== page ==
Yes. You read that correctly. Long-time readers know what I’m about to say. Everyone else gets an explanation after the break.
There’s been a lot of impasse-related outrage directed at Governor Rendell lately. From petitions calling for his impeachment to talk radio hosts all but calling for his execution, it seems everyone is holding Rendell’s feet to the fire over the impasse.
And it needs to ease up.
Rendell does, in fact, deserve partial blame for the impasse. As the highest ranking member of the Pennsylvania Democratic party, he has the power to beat the legislators into shape (at least on the Democratic side of the aisle). And love him or hate him, you have to admit he has considerable political clout. Even his harshest critic would have to acknowledge that the man is a political powerhouse (his critics don’t call him “Teflon Ed” for no reason).
But we can not forget about the legislature’s role in this. Each and every legislator shares blame equal to that of Rendell in this disgrace. As teams, they failed to present a working budget. As individuals, they failed to work together as a team. And on the whole, as our elected officials, they failed to represent our interests.
An ultra-quick primer on our state government is in order. In case you’ve somehow made it this far without understanding how our state government works, don’t be embarrassed. It’s been a long time since high school, and most people probably couldn’t tell you how senatorial & representative districts are established. For that matter, given the events of this year, I doubt most legislators could explain that, but now we’re just going off on a whole other tangent.
There’s a very good crash course on state government at the legislature’s official website. Everyone should at least have a basic working knowledge of how our government works, and this site will give you plenty of information to get started. Put very simply, there are three branches to Pennsylvania’s state government: the Executive branch (Governor Rendell), the General Assembly (aka the legislature), and the Judicial branch (our court system).
Only two are immediately relevant to the budget process. The General Assembly (the legislature) is made up of the Senate and the House of Representatives. Representatives are elected every two years. Half of the senators are elected every two years. And of course, the governor is elected every four years with an eight-year term limit. So every two years, voters have the power to make massive, sweeping changes within the state government. And in a four-year period, voters can put their collective feet down and throw out every single elected official.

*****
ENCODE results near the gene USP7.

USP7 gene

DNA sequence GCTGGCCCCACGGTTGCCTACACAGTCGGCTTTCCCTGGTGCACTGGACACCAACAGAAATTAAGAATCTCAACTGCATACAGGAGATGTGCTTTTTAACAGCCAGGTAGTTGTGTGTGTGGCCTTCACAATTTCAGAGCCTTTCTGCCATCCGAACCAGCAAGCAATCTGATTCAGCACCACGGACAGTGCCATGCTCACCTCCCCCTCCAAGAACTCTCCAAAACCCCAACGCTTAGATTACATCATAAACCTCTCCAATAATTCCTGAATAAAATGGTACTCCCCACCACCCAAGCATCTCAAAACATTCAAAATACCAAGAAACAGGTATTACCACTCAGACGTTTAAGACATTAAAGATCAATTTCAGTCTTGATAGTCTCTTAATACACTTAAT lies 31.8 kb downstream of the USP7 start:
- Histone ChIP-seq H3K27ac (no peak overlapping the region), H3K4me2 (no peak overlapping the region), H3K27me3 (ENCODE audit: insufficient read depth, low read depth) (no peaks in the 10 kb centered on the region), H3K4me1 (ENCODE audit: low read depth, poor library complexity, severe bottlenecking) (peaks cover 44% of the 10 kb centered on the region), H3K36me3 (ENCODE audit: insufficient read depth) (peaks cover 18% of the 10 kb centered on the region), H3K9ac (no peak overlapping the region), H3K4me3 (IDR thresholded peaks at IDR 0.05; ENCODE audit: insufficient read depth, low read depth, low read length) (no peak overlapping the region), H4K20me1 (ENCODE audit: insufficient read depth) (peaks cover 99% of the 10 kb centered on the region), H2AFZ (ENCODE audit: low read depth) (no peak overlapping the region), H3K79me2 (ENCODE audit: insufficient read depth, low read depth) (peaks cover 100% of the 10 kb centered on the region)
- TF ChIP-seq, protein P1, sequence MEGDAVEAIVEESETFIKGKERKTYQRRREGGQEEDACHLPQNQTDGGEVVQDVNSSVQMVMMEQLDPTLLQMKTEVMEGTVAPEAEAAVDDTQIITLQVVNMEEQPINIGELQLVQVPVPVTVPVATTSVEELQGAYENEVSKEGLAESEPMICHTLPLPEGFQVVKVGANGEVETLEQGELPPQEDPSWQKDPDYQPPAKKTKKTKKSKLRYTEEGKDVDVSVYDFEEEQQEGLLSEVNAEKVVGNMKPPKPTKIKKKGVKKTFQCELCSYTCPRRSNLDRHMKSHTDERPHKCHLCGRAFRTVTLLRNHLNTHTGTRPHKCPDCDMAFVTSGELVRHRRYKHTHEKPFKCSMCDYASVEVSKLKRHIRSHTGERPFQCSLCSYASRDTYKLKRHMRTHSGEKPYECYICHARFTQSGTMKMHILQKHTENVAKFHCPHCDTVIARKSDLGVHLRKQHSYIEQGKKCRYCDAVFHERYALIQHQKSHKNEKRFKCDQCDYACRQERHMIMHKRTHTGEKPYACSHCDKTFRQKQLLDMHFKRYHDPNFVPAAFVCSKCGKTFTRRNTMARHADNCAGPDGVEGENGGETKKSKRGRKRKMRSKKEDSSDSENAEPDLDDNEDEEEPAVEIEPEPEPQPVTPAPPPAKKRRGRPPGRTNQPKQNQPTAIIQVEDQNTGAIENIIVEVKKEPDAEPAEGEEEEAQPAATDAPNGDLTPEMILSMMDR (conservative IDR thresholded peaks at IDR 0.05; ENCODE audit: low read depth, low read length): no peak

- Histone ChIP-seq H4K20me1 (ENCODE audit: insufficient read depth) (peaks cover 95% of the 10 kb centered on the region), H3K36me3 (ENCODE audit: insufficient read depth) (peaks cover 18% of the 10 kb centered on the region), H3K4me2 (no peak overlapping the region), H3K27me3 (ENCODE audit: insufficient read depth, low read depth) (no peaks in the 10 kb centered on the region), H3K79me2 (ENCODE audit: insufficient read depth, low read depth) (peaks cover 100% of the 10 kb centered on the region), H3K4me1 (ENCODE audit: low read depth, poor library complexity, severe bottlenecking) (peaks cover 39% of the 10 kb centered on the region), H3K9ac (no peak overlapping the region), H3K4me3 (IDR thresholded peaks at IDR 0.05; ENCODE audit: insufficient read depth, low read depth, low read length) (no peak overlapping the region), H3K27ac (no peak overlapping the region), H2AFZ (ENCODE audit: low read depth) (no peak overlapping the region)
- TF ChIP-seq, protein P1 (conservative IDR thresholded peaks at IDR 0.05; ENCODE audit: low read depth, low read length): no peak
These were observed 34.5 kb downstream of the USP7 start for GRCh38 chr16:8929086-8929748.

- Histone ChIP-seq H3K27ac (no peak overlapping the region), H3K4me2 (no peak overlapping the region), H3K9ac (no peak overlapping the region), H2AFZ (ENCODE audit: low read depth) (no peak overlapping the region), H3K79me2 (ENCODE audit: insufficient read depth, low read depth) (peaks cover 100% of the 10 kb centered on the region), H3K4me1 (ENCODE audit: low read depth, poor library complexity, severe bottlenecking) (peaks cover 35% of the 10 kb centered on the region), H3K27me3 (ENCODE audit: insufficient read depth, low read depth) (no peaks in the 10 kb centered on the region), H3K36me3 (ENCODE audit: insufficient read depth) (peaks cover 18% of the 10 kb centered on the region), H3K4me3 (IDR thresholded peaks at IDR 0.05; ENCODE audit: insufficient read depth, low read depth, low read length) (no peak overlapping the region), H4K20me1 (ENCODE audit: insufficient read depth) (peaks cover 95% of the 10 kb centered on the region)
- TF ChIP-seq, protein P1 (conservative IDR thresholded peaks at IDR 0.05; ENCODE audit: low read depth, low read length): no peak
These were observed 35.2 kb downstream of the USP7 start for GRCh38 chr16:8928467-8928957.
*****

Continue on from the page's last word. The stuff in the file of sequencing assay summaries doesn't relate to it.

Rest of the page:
I’m going from memory here, and I’m sure someone will pounce on me if I’m wrong. But to pass the budget, the House of Representatives must first draft and approve one on their own. It then gets passed to the Senate for approval, before going to the governor for final approval. Footnote: The Senate can send a budget proposal to the House as a “suggestion” on how things should be done. In a cordial world, this would be the Senate saying “Hey, here’s our thoughts, what do you folks think?” But in the cynical, political, real world, this really says “Hey you bastards, this is what we’re gonna approve. Dick around with it and we’ll have us a showdown!” And thus begins the process of pleadings, committees, speeches, stumps, stunts, and general jackassery that seems to comprise our state government as of late.
In a perfect world, our elected officials would remember that they serve us. They would remember that prior to being elected, they were just Joe Schmoe From Down The Street Who Promised To Do A Good Job For Us. They’d have somber meetings over the impasse and all agree to belt-tightening and reasonable compromise in order to get things done. The Senate would relent somewhat because the House would relent somewhat. A little snip here, a little tug there, and life goes on.
In the real world, our legislature puts in two-hour days and collects $150 daily per diems while telling us they’re “working as hard as they can” and “they feel our pain”.
The point of all this? Our legislative and executive branches have failed us. Governor Rendell does deserve blame — and so does the legislature. But there’s a twist:
Rendell is not up for re-election.
He has hit his term limit. He can’t run again. He’s essentially invincible. He’s finished with Pennsylvania — he doesn’t care if people love him or hate him. So he’ll do as he pleases, and — I know this hurts to hear — he will get away with it. But the legislators are a different story. They CAN be punished. They DO have a lot to lose. They can be voted out of office.
By focusing all the blame on Rendell, a lot of people will forget that we have a few hundred other people — our legislators — who are equally responsible. Their jobs are on the line, and they would love nothing more than for all of us to blame this entirely on Rendell.
Don’t let this happen. Tell your friends, your neighbors, your newspaper, your talk radio programs, your mailing list buddies, your family, your coworkers, and everyone you know: The legislature shares the blame.
Do not let them get away scot-free.
Blame the Senate, the House, the Republicans, the Democrats, and the Governor. There’s not a single one among them who does not share blame.